Applications: Flight Paths Exist (2)
Thursday, March 5, 2015 Applications: Flight Paths Exist (2) Task: Is there a path from SFO to PVD? ORD PVD MIA DFW SFO LAX LGA HNL PWM JFK

Applications: Flight Paths Exist (2)
Thursday, March 5, 2015 Applications: Flight Paths Exist (2) Task: Is there a path from SFO to PVD? ORD PVD MIA DFW SFO LAX LGA HNL PWM JFK

Applications: Flight Paths Exist (2)
Thursday, March 5, 2015 Applications: Flight Paths Exist (2) Task: Is there a path from SFO to PVD? ORD PVD MIA DFW SFO LAX LGA HNL PWM JFK

Applications: Flight Paths Exist (2)
Thursday, March 5, 2015 Applications: Flight Paths Exist (2) Task: Is there a path from SFO to PVD? YES, now how do we do it in code? ORD PVD MIA DFW SFO LAX LGA HNL PWM JFK

Flight Paths Exist Pseudocode
Thursday, March 5, 2015 Flight Paths Exist Pseudocode function pathExists(from, to): //Input: from: vertex, to: vertex //Output: true if path exists, false otherwise Q = new Queue() from.visited = true Q.enqueue(from) while Q is not empty: airport = Q.dequeue() if airport == to: return true for neighbor in airport’s adjacent nodes: if not neighbor.visited: neighbor.visited = true Q.enqueue(neighbor) return false

Applications: Flight Layovers
Thursday, March 5, 2015 Applications: Flight Layovers Problem: Given an undirected graph with airport (vertices) and flights (edges), decorate the vertices with the least number of stops from a given source. If there is no way to get to a certain airport, decorate node with infinity. Strategy: Decorate each node with an initial ‘stop value’ of infinity. Use breadth first search to decorate each node with a ‘stop value’ of one greater than its previous. JFK PWM ORD PVD MIA DFW SFO LAX LGA HNL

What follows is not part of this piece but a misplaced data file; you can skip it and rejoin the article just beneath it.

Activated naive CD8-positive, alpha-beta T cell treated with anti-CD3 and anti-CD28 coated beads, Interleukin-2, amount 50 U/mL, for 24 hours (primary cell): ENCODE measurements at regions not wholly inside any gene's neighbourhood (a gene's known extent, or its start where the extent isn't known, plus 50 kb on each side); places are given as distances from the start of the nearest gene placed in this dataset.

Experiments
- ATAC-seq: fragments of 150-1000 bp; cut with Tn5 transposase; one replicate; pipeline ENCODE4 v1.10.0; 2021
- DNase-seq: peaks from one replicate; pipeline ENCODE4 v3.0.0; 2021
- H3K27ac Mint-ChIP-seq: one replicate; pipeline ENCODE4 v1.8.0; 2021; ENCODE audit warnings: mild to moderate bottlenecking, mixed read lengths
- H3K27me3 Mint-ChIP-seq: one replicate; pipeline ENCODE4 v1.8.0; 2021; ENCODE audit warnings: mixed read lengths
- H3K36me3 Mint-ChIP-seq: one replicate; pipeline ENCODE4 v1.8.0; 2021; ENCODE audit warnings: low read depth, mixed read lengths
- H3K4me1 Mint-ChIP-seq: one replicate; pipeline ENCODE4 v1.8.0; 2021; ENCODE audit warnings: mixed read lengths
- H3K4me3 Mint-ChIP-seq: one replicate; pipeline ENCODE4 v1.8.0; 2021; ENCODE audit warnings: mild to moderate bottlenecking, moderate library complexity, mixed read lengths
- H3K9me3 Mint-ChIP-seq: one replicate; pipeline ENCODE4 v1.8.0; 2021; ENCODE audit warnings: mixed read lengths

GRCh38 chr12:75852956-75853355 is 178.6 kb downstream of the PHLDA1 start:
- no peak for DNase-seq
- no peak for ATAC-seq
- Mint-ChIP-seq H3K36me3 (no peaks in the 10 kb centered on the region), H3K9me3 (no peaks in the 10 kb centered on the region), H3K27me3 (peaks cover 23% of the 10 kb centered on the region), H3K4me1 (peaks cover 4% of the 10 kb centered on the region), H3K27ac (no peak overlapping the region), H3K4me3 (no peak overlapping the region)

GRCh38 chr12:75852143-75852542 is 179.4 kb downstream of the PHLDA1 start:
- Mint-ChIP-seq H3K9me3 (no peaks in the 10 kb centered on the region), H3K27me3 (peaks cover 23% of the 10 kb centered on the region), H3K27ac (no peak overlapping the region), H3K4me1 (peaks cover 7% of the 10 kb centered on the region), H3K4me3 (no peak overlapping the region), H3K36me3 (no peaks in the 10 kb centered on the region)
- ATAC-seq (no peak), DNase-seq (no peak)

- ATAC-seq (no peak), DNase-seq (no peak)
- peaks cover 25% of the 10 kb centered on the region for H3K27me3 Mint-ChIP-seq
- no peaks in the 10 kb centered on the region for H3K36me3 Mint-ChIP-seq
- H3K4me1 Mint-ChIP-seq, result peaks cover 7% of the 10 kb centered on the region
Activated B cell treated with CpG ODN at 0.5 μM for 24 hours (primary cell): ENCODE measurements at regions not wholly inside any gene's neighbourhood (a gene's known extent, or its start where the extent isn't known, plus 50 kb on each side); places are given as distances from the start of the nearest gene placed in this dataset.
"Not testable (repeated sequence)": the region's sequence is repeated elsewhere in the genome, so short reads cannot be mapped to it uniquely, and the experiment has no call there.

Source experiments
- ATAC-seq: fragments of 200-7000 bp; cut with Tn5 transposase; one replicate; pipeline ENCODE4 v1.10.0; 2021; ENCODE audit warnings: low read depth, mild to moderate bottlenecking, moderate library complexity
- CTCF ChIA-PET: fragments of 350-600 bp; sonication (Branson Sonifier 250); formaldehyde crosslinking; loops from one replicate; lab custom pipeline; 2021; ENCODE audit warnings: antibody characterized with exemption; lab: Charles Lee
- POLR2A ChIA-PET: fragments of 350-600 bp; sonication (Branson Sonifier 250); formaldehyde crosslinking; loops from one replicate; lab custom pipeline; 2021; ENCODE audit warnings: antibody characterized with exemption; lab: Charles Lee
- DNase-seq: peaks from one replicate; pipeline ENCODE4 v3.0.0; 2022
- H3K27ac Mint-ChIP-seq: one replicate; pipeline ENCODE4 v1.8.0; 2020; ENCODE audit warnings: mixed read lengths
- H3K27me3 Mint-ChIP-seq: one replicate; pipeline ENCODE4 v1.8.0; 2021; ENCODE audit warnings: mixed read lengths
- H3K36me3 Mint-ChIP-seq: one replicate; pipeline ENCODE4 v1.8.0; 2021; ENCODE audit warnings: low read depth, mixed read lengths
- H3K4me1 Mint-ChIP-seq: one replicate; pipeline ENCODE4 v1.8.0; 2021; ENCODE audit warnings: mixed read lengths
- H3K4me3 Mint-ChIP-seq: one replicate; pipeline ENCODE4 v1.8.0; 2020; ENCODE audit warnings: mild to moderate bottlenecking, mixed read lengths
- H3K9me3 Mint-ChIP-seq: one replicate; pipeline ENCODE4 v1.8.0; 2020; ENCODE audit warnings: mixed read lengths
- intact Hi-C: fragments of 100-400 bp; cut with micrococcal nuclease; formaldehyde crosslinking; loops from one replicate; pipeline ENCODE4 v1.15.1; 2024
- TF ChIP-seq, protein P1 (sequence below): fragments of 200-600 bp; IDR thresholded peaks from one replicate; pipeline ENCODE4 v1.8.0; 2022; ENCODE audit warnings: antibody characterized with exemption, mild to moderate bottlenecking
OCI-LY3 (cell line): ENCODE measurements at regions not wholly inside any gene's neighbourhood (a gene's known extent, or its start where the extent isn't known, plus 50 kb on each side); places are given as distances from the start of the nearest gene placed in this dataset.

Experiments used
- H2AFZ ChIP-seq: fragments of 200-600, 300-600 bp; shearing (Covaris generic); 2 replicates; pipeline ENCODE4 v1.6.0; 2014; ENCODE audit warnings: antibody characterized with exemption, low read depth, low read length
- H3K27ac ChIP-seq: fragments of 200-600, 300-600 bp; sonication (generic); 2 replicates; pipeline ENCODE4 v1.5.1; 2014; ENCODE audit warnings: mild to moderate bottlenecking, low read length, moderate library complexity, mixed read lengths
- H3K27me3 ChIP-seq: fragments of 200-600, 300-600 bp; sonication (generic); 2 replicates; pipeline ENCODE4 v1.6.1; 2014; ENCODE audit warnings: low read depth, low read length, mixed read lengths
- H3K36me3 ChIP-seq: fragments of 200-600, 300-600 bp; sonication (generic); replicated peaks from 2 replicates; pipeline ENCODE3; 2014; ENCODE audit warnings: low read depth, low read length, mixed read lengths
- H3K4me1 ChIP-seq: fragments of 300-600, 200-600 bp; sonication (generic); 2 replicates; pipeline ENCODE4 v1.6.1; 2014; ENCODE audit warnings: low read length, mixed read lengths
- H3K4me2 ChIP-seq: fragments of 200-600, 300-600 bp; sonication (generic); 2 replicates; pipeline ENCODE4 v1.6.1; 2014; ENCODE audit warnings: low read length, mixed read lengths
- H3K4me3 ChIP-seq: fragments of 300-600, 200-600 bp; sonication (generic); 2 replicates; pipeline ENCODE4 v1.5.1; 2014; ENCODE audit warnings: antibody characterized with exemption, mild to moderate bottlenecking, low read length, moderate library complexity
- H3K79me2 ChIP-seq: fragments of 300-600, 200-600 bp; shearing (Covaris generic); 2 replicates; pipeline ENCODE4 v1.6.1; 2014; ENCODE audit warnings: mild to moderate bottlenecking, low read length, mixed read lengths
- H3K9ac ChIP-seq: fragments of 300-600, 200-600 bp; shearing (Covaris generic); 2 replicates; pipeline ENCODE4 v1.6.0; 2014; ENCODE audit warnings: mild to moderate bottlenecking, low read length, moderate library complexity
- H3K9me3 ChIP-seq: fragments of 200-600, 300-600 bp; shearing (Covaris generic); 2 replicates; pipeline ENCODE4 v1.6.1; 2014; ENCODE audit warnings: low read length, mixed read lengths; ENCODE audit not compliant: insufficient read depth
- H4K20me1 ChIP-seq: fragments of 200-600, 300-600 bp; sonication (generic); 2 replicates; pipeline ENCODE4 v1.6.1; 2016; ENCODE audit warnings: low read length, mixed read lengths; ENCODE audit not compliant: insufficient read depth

Flight Layover Pseudocode
Thursday, March 5, 2015 Flight Layover Pseudocode function numStops(G, source): //Input: G: graph, source: vertex //Output: Nothing //Purpose: decorate each vertex with the lowest number of // layovers from source. for every node in G: node.stops = infinity Q = new Queue() source.stops = 0 source.visited = true Q.enqueue(source) while Q is not empty: airport = Q.dequeue() for neighbor in airport’s adjacent nodes: if not neighbor.visited: neighbor.visited = true neighbor.stops = airport.stops + 1 Q.enqueue(neighbor)